This to some extent reflects the findings of a 2019 study published by the University of Pennsylvania which found that “in all ‘legalized’ states, the disproportionate impact of drug arrests, including for marijuana, remains stubbornly high, contrary to what legalization proponents suggest. The charge that marijuana legalization will eliminate racial bias in the justice system is unfounded. The opposite has been proven.”
The researchers cite how after legalization went into effects in Washington D.C., arrests for redistribution and public consumption of marijuana nearly quadrupled, and 84.9% of those arrested were African Americans.
“An objective study of the data shows the high promises of social justice have failed to come to fruition. In states that have ‘legalized’ recreational marijuana under the premise of reducing social injustice, arrest rates for certain marijuana-related offenses have increased, particularly for young minority groups,” the study stated.
There is also the fact that legalization has served to boost funding for police departments in states where it has gone into effect.
Removing the ‘justification’ for violence
Nonetheless, Vine says that decriminalization of marijuana could prevent hundreds of thousands of arrests each year — which disproportionately affect minorities.
“Whether in the moment or after the fact they’ll often look at cannabis as a way to justify the violence. They’ll use it as probable cause for the stop or as a way to sort of defame the character of the person who’s been killed after the fact,” Vine said.
He cited as examples the fatal police killings of Philando Castile in Minnesota in 2017, and Bonham Jean in Dallas in 2018. In the case of Castile, a police officer said that he smelled marijuana and that caused him to fear for his life. After Bonham Jean was killed, news that police found marijuana in his apartment was leaked to the press, in an apparent attempt to smear his image posthumously.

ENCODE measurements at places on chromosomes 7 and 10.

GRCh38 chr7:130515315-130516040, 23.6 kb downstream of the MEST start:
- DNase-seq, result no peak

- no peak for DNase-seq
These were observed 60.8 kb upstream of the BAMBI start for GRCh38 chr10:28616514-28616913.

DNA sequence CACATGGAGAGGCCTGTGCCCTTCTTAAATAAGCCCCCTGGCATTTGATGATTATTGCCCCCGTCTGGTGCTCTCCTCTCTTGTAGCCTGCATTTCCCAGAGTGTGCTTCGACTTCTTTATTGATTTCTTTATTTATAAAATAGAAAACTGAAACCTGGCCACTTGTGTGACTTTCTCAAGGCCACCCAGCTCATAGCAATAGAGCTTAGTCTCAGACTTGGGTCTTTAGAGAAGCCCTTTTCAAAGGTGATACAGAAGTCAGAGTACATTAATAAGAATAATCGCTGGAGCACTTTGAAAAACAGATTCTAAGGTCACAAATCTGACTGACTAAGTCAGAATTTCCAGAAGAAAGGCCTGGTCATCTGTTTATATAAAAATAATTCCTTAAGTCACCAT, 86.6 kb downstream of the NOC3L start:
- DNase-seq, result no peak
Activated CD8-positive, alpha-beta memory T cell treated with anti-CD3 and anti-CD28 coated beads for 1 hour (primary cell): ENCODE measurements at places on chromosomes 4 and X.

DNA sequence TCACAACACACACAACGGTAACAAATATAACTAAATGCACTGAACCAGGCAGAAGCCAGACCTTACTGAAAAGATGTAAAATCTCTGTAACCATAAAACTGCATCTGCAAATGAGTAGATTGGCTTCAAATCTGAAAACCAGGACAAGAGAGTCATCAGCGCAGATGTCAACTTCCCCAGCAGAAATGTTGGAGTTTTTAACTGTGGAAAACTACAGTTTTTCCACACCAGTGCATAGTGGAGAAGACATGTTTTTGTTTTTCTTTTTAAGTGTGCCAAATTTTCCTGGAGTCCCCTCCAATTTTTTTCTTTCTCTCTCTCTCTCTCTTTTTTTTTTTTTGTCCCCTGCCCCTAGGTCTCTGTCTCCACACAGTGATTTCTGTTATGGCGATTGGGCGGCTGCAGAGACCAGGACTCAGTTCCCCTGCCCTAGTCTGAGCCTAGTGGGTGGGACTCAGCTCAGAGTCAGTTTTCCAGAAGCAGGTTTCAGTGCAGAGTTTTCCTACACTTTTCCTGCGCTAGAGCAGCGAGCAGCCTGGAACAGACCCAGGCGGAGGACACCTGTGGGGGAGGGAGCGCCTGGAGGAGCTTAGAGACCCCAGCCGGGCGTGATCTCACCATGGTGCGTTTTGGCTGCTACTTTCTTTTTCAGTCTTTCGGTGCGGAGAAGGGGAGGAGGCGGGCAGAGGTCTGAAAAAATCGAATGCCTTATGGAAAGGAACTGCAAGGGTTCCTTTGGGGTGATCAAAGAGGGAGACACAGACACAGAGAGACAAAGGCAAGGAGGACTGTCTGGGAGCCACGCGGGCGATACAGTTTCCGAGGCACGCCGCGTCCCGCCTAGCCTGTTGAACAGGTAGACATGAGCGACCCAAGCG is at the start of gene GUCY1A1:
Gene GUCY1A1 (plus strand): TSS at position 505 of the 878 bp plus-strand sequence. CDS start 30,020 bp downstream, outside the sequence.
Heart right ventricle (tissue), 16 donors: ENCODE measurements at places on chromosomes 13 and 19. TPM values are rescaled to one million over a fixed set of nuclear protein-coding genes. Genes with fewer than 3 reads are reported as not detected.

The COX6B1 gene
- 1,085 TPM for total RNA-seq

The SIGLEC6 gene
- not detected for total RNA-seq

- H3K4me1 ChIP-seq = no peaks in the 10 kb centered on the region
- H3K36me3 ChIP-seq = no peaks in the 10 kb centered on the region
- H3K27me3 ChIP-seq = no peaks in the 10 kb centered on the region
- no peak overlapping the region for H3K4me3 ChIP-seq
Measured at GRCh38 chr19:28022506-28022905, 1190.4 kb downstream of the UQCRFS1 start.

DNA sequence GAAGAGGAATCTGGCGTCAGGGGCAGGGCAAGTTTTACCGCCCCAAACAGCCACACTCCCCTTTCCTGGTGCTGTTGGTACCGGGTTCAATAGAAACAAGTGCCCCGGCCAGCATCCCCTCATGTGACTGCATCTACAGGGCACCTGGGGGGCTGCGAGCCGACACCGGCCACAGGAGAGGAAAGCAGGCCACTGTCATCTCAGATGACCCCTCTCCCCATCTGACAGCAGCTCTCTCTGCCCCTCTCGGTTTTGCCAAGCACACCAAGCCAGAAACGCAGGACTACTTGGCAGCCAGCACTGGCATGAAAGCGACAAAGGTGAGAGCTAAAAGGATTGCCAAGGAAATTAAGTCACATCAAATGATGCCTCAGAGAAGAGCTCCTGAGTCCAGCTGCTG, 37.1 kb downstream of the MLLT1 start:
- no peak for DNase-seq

Also, he added, fewer cannabis arrests means fewer people dealing with fines, fees, incarceration, and the social stigma that comes with entering the criminal justice system. This can cause difficulties in finding employment or housing, access to public benefits, and in some states, the right to vote.
Legalization hasn’t solved economic inequalities
Another aspect of the legalization debate that people are not taking into consideration enough is who benefits from the legal cannabis industry. According to a 2017 survey, only 17% of cannabis executives were minorities, and a 2016 analysis by Buzzfeed based on interviews with 150 industry insiders estimated that only 1% of the more-than 3,000 marijuana storefronts in the United States had black owners.
According to Richard Cowan, the former national head of the National Organization for the Reform of Marijuana Laws (NORML) the problem is largely due to stringent regulations about who can enter the cannabis business. Authorities, he said, should “just get out of the way and let people open [dispensaries] in their communities.”
To Cage-Free Cannabis co-founder Andrew Epstein, the racial disparities in the Cannabis industry highlight the need for a more measured and gradual approach to legalization.
One of the big mistakes of recent legalization pushes, he explained, is that authorities moved too quickly, thereby not operating in an environment to have equitable legalization. “Basically, what we had was legalization and everybody rushing in and the ones that rushed in are the ones who had the means.”
The entry barrier is usually a very large sum of money up front, in cash, and in most states people with prior drug convictions — who are disproportionately minorities — are not allowed to own cannabis businesses.
“For the 100 or so years of the war on drugs that’s been away for law enforcement to essentially loot communities of color, to take their liberty, to take their money, and at times to take their lives,” Vine said, adding “so if that’s the point that we’re starting from and you then commercialize this business and if you’re saying people need a million dollars in assets to enter the industry then there’s a terrible disparity that you’ve just introduced.”
The issue of racial equality in cannabis may also be linked to the fact that the cause of legalization has mainly been led by white activists from white communities, or as Cowan recently wrote of NORML, “I joked that it was the whitest organization that I had ever belonged to that didn’t have a tennis court.”
Regardless, while cannabis tax revenue and programs like R3 have the potential to help revitalize communities and legalization can mean fewer people — of all races — entering the criminal justice system, legalization has yet to end the war on drugs.
“I think there is this kind of tone that we are moving away from the war on drugs because we’re allowing people to profit on certain types of sales but man, the war on drugs is still alive and well and poppin,” Mitchell Jr. says.